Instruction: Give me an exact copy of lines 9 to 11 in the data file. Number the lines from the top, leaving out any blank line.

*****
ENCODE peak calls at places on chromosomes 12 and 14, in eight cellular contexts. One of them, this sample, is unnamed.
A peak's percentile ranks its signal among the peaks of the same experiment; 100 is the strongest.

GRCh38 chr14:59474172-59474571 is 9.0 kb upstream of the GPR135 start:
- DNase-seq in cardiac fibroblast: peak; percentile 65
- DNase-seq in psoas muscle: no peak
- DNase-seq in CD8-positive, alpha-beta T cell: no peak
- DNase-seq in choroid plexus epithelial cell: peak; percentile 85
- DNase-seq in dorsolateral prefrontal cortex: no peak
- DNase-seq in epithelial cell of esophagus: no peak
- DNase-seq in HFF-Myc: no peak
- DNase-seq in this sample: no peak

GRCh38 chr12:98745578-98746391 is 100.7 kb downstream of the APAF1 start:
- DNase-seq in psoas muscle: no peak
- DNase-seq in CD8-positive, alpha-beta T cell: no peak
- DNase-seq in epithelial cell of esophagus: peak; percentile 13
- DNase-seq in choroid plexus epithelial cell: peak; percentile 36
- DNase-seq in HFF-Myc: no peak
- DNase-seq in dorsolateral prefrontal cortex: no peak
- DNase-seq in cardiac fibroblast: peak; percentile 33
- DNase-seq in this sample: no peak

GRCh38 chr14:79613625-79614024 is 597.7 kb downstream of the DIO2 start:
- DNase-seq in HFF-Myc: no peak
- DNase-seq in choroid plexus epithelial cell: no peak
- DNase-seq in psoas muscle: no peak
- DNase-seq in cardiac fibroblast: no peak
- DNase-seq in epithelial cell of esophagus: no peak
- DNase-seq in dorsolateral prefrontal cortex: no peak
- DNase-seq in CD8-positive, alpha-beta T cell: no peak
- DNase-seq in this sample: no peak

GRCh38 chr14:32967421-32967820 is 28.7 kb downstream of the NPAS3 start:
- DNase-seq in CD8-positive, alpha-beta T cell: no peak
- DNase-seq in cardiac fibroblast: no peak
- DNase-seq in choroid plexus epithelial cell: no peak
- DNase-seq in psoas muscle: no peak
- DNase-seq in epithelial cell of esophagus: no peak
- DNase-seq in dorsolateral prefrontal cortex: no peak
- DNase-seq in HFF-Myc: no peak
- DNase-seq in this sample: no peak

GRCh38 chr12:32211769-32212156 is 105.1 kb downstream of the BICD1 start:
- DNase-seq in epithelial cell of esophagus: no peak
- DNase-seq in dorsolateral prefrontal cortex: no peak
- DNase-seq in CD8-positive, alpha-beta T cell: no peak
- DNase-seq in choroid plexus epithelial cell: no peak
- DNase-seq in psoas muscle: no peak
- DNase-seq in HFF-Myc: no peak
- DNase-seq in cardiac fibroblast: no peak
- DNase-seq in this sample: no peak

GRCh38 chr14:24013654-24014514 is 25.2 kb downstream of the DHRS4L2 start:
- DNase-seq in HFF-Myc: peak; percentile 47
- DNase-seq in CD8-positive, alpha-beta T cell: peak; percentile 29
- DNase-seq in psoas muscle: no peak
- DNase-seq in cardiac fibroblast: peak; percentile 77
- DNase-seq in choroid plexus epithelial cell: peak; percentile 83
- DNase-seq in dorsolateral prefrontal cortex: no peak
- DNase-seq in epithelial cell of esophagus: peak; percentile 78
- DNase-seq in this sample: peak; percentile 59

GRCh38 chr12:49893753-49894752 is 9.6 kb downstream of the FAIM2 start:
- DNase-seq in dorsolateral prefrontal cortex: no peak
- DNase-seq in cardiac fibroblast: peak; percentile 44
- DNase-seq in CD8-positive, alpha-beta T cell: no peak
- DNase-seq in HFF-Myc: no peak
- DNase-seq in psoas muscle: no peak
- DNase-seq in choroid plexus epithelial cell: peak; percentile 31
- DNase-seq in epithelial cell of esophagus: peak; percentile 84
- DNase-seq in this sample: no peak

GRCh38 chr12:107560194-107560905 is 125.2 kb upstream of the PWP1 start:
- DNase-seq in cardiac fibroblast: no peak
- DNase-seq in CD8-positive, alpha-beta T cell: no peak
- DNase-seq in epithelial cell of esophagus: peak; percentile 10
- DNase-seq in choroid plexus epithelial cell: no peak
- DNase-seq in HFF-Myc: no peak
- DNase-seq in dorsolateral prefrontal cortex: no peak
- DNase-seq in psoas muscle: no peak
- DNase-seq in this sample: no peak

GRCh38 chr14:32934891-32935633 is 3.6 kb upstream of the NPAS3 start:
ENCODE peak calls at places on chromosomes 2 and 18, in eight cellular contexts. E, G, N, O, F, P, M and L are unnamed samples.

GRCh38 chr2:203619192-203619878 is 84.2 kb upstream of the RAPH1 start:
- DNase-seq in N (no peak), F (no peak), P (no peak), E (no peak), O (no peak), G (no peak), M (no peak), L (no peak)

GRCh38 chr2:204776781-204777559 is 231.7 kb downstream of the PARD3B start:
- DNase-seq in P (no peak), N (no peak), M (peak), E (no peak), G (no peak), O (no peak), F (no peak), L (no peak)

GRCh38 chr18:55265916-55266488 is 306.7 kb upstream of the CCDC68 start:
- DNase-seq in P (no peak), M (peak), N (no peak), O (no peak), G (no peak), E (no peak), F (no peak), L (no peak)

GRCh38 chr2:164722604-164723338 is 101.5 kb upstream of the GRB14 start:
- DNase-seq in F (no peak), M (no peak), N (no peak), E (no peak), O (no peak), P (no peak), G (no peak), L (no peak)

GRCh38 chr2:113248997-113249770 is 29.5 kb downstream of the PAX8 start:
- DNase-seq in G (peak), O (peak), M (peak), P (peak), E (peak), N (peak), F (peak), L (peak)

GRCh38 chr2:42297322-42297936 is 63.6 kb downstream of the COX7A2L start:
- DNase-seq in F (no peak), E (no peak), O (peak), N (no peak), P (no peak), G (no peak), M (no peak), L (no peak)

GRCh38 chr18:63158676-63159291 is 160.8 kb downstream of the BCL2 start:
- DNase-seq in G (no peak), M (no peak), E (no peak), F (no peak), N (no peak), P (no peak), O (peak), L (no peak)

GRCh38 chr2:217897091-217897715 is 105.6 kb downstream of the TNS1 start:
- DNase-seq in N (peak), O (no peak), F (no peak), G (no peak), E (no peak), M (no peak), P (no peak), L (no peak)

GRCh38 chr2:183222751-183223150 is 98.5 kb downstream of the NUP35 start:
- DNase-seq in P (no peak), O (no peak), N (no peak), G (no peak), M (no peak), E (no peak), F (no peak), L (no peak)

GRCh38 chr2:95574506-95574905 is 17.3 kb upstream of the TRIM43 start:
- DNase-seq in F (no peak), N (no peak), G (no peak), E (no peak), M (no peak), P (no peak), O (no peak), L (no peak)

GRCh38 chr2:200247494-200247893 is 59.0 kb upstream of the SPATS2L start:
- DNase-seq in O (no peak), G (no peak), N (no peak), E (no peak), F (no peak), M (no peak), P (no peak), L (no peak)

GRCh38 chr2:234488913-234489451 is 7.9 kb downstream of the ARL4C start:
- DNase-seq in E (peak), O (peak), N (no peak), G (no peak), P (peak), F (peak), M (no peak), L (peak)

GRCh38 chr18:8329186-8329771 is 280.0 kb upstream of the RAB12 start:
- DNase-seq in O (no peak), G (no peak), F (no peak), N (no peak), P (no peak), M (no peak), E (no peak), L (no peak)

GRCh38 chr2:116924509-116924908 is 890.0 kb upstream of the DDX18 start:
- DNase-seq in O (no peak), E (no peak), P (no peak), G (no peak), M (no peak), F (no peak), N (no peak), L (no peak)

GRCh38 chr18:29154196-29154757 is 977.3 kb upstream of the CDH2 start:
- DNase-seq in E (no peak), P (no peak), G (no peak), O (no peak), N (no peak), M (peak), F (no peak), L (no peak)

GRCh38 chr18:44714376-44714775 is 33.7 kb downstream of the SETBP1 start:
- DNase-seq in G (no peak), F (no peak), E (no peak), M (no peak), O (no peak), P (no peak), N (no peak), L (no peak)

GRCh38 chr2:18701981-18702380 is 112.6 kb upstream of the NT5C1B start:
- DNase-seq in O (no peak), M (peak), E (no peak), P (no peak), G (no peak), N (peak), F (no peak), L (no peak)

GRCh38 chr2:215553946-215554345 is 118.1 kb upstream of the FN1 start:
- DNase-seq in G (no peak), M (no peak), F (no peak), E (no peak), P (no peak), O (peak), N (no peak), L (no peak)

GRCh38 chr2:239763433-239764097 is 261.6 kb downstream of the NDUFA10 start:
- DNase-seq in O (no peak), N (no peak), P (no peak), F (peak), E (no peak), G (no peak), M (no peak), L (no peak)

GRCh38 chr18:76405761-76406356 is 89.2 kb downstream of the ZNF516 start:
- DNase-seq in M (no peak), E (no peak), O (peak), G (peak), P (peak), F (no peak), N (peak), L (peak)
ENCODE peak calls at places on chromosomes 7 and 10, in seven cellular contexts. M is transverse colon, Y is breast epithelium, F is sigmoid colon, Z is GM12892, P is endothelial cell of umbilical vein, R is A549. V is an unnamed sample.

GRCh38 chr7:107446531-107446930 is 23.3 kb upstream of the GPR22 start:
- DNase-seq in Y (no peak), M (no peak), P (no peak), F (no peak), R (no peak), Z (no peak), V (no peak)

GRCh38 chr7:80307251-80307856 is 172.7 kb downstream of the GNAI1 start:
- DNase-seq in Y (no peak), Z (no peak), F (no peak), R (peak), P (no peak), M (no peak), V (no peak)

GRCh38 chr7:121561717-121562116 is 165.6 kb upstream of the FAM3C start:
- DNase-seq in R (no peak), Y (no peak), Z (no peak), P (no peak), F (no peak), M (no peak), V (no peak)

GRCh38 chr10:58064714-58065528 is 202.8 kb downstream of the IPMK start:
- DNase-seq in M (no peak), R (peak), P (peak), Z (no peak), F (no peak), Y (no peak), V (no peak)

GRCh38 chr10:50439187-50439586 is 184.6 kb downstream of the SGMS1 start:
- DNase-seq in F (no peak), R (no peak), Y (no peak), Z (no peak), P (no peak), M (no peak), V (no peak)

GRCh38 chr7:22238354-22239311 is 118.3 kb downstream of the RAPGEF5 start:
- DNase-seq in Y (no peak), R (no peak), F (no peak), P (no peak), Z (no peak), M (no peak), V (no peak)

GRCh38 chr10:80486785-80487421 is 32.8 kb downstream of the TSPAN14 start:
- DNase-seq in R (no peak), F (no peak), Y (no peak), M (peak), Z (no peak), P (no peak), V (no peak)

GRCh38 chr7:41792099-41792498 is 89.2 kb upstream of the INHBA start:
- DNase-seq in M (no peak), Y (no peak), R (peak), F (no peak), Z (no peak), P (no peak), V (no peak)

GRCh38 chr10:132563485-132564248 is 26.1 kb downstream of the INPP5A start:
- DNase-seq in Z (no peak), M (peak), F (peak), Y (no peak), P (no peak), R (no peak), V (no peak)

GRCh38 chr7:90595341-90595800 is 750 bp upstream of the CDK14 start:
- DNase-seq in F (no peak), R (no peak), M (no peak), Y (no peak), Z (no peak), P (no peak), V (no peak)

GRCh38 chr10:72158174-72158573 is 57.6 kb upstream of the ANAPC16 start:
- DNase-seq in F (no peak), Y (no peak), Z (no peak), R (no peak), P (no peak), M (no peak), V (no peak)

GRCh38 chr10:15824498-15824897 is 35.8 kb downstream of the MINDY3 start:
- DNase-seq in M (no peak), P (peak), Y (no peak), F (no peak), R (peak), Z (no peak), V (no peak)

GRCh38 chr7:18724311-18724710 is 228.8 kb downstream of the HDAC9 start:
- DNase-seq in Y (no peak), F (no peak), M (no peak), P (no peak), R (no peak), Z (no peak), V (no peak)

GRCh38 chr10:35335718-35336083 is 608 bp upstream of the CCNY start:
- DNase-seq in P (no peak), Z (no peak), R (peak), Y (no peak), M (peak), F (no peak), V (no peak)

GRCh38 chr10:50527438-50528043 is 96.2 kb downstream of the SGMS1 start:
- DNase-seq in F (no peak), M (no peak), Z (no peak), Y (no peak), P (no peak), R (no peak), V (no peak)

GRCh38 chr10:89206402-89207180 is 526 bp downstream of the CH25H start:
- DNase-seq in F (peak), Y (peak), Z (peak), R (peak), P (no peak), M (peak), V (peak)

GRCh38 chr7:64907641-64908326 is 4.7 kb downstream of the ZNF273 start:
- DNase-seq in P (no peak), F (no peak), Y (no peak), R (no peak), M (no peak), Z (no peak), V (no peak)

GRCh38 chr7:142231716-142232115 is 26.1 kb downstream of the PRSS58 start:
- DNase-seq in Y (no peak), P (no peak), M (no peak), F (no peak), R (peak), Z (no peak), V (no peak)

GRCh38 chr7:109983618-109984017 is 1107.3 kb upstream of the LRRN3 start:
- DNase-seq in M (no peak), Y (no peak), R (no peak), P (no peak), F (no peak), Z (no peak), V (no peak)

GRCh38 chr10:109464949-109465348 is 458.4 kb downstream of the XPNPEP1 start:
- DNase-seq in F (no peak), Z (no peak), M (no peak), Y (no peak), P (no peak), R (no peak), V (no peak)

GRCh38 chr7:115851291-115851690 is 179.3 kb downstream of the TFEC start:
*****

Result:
- DNase-seq in epithelial cell of esophagus: no peak
- DNase-seq in HFF-Myc: no peak
- DNase-seq in this sample: no peak